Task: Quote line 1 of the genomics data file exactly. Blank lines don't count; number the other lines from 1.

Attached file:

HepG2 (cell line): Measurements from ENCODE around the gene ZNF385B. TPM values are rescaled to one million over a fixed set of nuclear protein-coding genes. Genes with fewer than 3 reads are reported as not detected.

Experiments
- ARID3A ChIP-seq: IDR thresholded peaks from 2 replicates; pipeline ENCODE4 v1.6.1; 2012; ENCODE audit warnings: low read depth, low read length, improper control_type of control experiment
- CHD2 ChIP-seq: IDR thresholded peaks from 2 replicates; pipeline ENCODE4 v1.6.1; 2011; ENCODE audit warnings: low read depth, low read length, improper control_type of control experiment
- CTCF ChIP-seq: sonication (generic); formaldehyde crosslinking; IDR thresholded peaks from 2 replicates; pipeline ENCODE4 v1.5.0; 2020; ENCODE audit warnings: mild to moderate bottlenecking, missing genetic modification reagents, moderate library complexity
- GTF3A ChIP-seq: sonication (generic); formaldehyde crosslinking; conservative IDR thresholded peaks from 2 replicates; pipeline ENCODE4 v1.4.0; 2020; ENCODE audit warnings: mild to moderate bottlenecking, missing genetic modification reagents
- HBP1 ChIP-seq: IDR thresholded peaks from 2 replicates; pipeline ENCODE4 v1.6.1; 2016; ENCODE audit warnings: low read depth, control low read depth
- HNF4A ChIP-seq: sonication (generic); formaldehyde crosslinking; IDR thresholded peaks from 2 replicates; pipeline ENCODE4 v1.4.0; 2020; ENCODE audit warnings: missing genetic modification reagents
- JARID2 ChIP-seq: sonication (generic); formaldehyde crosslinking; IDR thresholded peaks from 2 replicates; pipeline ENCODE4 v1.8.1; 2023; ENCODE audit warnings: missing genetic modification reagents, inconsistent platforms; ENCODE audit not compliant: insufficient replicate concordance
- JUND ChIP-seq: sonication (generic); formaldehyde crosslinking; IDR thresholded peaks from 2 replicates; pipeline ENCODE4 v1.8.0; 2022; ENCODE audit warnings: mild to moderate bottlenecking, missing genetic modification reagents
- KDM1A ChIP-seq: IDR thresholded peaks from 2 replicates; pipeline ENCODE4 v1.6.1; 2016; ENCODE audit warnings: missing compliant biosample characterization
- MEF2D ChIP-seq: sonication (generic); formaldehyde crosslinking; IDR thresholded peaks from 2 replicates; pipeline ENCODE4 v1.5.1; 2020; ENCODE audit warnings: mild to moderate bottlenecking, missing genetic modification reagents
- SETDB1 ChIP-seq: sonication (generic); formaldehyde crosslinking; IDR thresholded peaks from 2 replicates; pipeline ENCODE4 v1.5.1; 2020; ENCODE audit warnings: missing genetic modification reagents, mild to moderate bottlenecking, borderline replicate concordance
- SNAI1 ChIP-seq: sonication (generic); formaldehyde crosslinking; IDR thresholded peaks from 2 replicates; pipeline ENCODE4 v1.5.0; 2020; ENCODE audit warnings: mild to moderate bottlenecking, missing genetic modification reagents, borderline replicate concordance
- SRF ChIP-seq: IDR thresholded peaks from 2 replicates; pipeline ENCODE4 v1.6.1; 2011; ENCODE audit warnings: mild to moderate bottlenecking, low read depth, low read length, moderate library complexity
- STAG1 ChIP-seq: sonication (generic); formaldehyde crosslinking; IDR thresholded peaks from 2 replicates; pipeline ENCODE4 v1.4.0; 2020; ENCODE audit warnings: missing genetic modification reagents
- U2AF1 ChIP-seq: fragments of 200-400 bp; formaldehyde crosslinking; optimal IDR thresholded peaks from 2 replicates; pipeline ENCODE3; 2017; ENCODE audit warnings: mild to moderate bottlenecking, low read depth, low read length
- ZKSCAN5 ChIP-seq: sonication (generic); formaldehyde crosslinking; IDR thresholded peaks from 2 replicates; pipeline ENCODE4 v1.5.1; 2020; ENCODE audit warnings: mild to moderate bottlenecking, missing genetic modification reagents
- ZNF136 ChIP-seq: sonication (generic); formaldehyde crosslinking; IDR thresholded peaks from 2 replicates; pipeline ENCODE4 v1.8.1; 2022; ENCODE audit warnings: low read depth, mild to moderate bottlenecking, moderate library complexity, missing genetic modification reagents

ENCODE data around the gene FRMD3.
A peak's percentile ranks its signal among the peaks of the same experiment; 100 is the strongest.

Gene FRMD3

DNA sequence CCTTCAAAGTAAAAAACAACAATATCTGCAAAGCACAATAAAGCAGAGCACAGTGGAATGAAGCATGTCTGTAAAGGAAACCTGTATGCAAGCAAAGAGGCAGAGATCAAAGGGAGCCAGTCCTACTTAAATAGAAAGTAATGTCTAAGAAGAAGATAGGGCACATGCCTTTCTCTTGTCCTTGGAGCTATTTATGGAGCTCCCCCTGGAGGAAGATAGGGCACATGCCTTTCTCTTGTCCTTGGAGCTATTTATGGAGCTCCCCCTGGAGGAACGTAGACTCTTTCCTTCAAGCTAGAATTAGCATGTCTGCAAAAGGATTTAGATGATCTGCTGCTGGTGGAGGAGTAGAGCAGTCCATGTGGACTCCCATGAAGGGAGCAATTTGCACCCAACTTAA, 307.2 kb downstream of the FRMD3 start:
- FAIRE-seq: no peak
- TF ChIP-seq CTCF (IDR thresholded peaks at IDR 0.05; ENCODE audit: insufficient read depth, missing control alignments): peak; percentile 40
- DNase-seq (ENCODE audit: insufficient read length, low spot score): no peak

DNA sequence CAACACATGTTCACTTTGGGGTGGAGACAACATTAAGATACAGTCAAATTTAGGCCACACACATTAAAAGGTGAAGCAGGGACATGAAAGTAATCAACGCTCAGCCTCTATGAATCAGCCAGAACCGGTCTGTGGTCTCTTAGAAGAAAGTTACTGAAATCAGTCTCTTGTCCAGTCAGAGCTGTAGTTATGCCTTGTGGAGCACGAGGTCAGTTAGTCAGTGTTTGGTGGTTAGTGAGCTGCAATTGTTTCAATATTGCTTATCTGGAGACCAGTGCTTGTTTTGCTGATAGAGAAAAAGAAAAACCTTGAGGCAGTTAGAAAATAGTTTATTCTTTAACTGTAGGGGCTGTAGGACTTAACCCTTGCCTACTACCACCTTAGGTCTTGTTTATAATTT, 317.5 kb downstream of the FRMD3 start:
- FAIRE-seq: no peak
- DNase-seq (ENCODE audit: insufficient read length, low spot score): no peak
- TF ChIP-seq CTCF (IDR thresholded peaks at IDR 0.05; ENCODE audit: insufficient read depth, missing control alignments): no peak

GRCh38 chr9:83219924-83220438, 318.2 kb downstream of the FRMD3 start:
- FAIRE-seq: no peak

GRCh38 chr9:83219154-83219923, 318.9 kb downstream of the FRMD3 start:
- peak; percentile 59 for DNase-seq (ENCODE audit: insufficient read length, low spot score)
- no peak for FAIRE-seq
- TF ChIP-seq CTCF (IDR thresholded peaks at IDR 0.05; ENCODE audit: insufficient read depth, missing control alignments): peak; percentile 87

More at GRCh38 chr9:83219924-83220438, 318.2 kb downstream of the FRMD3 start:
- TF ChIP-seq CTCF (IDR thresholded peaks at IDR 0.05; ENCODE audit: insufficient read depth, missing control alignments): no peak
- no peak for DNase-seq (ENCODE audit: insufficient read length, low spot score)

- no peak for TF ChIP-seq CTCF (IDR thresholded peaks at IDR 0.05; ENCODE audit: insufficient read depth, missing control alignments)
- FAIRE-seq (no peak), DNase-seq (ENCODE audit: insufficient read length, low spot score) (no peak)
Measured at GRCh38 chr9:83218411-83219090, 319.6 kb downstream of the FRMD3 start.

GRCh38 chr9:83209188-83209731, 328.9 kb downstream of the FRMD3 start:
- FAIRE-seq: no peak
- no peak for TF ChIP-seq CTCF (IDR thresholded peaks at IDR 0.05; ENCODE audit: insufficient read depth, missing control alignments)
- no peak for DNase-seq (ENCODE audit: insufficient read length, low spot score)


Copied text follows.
HepG2 (cell line): Measurements from ENCODE around the gene ZNF385B. TPM values are rescaled to one million over a fixed set of nuclear protein-coding genes. Genes with fewer than 3 reads are reported as not detected.